Ch16 measures of performance


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Ch16 measures of performance

  1. 1. Chapter 16 Measures of Job Performance
  2. 2. Chapter Objectives <ul><li>To describe the various measures used to determine job performance </li></ul><ul><li>To discuss the appropriate use of each type of measure </li></ul><ul><li>To detail the important characteristics of each measure </li></ul>
  3. 3. Job Performance Measures <ul><li>Purpose </li></ul><ul><ul><li>To serve as criteria measures in validation studies. </li></ul></ul><ul><li>Importance of Criterion Measures </li></ul><ul><ul><li>They define what is meant by job performance. </li></ul></ul><ul><ul><li>They determine the appropriateness of the selection program. </li></ul></ul>
  4. 4. Types of Job Performance Measures <ul><li>Production data —quality and/or quantity of output </li></ul><ul><li>HR personnel data —absenteeism, turnover, and related variables </li></ul><ul><li>Training proficiency —a specially developed test or simulation of training information or activities developed in training </li></ul><ul><li>Judgmental data —opinions (usually supervisors’) of subordinates’ performance </li></ul>
  5. 5. Production Data <ul><li>Characteristics </li></ul><ul><ul><li>Is easy to see, collect, and count (sometimes!!!) </li></ul></ul><ul><ul><li>Its importance is obvious, easily understood, and accepted by employees </li></ul></ul><ul><ul><li>Is objective—the direct result of job actions </li></ul></ul><ul><li>Types of Production Data </li></ul><ul><ul><li>Quantity—usually expressed as the number of units produced within a specified time period. </li></ul></ul><ul><ul><li>Quality—the goodness of the product indirectly measured by defects, errors, or mistakes identified either per number of units or per unit of time. </li></ul></ul>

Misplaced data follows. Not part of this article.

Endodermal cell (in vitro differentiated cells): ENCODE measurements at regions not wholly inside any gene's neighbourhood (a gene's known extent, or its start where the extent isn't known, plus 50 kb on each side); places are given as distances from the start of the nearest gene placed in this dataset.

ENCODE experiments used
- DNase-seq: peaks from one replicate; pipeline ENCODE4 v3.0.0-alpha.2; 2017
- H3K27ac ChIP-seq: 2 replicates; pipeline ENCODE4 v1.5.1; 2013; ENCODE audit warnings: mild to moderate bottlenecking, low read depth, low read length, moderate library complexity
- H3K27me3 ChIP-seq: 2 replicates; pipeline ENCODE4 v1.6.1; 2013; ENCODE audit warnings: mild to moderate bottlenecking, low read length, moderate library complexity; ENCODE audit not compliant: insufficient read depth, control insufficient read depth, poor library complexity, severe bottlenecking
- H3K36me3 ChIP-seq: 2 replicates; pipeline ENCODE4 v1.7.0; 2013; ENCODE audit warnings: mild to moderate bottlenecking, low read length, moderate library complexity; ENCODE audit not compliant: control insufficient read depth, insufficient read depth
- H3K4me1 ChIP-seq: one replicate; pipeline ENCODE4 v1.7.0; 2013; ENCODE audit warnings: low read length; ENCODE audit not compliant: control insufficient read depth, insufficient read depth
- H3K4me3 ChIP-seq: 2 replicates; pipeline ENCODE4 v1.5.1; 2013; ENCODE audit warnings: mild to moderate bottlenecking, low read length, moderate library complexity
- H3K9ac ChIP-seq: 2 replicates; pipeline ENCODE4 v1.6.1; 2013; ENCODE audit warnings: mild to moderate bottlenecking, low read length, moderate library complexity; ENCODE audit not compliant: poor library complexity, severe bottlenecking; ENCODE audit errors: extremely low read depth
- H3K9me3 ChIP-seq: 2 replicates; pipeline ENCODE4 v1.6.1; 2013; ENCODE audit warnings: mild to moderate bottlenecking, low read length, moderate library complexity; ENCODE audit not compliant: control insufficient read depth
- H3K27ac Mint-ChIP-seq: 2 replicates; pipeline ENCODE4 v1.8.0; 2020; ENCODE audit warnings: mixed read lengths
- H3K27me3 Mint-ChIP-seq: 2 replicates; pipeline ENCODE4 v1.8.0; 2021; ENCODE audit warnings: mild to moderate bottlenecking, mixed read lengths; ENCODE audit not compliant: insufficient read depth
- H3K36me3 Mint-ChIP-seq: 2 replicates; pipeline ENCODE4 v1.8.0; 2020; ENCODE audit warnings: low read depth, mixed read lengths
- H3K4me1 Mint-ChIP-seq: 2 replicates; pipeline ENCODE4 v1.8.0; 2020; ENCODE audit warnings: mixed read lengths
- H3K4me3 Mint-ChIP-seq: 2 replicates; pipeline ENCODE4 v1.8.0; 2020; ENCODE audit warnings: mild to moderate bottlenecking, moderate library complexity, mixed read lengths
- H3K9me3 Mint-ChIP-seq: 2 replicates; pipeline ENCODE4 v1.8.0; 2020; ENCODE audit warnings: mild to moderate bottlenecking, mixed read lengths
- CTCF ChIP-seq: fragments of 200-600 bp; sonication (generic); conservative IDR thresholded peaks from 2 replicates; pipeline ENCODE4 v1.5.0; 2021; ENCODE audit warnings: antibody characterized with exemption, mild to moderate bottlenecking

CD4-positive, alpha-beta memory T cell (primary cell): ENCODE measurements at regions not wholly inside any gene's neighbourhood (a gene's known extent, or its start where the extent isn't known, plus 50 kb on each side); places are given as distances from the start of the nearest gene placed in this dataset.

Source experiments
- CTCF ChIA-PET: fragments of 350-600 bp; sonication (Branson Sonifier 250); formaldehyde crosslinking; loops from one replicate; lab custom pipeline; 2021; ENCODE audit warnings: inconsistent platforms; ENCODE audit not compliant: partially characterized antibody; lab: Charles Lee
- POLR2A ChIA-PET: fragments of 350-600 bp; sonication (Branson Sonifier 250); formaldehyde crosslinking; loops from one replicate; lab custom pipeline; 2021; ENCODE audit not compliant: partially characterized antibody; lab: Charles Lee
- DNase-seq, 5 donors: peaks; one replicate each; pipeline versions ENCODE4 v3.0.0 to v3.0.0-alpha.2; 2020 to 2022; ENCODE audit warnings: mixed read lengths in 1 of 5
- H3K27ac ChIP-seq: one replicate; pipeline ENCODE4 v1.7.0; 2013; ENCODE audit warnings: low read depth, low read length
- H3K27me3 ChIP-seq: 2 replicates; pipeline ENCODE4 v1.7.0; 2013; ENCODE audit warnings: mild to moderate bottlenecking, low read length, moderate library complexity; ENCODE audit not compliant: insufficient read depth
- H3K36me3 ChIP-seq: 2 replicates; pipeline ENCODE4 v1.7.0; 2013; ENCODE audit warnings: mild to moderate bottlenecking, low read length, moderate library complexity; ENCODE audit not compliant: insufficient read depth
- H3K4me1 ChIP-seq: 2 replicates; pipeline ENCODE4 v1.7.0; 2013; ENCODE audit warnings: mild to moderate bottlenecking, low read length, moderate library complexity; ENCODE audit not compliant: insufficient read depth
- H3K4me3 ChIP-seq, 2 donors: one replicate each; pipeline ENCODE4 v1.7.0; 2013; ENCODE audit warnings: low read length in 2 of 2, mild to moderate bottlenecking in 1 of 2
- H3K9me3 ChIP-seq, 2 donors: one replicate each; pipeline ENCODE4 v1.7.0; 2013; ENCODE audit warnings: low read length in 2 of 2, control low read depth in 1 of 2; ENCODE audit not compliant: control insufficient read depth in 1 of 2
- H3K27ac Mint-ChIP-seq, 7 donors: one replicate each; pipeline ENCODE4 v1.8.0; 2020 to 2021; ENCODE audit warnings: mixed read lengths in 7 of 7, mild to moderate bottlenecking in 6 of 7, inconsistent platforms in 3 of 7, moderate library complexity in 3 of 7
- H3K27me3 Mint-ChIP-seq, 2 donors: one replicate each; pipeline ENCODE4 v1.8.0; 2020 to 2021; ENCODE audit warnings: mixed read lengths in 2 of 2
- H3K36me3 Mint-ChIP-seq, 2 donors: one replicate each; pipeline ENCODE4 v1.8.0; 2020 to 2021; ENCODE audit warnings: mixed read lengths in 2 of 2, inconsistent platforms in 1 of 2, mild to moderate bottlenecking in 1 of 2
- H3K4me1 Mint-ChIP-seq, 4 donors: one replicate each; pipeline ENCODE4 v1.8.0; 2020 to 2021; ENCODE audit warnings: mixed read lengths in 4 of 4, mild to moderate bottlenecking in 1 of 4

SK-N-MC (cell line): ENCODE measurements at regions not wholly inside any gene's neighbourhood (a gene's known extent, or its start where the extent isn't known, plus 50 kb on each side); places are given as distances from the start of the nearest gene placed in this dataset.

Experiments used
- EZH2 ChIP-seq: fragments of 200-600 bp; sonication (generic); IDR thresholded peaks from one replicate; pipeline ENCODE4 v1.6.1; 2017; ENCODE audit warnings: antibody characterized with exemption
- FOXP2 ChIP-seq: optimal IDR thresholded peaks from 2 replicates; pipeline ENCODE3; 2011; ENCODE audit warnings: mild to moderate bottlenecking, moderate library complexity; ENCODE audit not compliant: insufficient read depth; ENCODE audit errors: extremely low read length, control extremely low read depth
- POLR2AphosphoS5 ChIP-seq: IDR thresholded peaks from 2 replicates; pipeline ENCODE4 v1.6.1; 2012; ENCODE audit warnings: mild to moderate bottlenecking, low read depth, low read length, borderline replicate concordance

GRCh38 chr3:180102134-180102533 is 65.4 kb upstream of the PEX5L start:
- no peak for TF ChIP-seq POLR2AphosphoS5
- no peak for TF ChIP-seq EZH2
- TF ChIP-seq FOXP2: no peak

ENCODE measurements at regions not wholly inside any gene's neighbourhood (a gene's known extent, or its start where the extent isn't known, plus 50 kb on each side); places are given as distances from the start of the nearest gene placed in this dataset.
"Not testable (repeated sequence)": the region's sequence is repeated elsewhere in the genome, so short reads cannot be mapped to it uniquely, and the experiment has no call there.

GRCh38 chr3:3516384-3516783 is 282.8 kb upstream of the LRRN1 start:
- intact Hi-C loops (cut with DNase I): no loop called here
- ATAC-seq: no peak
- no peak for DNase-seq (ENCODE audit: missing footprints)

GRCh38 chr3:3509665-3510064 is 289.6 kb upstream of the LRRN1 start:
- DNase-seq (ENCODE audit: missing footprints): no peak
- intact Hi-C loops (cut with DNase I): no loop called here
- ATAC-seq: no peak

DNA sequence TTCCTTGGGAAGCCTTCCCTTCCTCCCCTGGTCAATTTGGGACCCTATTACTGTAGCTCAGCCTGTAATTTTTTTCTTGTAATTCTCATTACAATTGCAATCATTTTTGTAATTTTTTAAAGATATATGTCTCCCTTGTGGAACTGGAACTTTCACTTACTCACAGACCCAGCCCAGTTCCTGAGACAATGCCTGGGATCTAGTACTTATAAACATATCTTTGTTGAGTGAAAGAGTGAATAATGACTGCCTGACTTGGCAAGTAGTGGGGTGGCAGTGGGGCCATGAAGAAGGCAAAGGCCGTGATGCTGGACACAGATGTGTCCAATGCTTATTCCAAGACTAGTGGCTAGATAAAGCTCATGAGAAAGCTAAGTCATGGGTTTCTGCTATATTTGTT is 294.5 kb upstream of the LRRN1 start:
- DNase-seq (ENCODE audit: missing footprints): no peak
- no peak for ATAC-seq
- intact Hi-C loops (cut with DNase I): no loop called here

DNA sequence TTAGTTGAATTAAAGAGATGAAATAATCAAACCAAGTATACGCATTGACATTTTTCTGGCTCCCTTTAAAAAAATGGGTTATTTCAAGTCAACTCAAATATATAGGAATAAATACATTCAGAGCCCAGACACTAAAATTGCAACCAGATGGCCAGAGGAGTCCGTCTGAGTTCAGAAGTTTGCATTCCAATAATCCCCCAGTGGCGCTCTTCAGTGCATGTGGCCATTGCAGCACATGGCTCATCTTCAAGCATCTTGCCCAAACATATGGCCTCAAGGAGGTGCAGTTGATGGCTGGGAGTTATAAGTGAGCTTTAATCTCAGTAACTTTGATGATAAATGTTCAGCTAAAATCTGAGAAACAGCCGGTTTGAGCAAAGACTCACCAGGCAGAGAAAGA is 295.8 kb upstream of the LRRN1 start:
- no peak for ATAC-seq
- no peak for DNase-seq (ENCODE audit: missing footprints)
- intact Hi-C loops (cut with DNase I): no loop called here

6. 6. TABLE 16.1 Examples of Production Criteria Measures for Various Jobs Number of unit returns to his/her department because of defects Profit of unit Manager Number of customer complaints Number of returns Dollar volume of sales Number of orders Salesperson Number of defects Weight of scrap Number of units produced per week Weight of output per week Skilled machine operator Rating by students as to amount learned in course Number of student credit hours taught University faculty member Quality Quantity Job Title Production Measure
  7. 7. Absenteeism <ul><li>Measures of Absenteeism </li></ul><ul><ul><li>Number of separate instances </li></ul></ul><ul><ul><li>Total number of days absent </li></ul></ul><ul><ul><li>Number of short absences (one or two days) </li></ul></ul><ul><ul><li>Long weekends (one-day absences on a Monday or Friday) </li></ul></ul><ul><li>Voluntary Absenteeism </li></ul><ul><ul><li>Absences over which employees have control. </li></ul></ul><ul><li>Involuntary Absenteeism </li></ul><ul><ul><li>Absences due to severe illness, jury duty, union activities, deaths, and accidents. </li></ul></ul>
  8. 8. Turnover <ul><li>Turnover </li></ul><ul><ul><li>A measure of permanent separation from the organization. </li></ul></ul><ul><li>Types of Turnover </li></ul><ul><ul><li>Voluntary turnover—resignation despite the opportunity for continued employment </li></ul></ul><ul><ul><li>Involuntary turnover—termination by the organization for any of several reasons </li></ul></ul>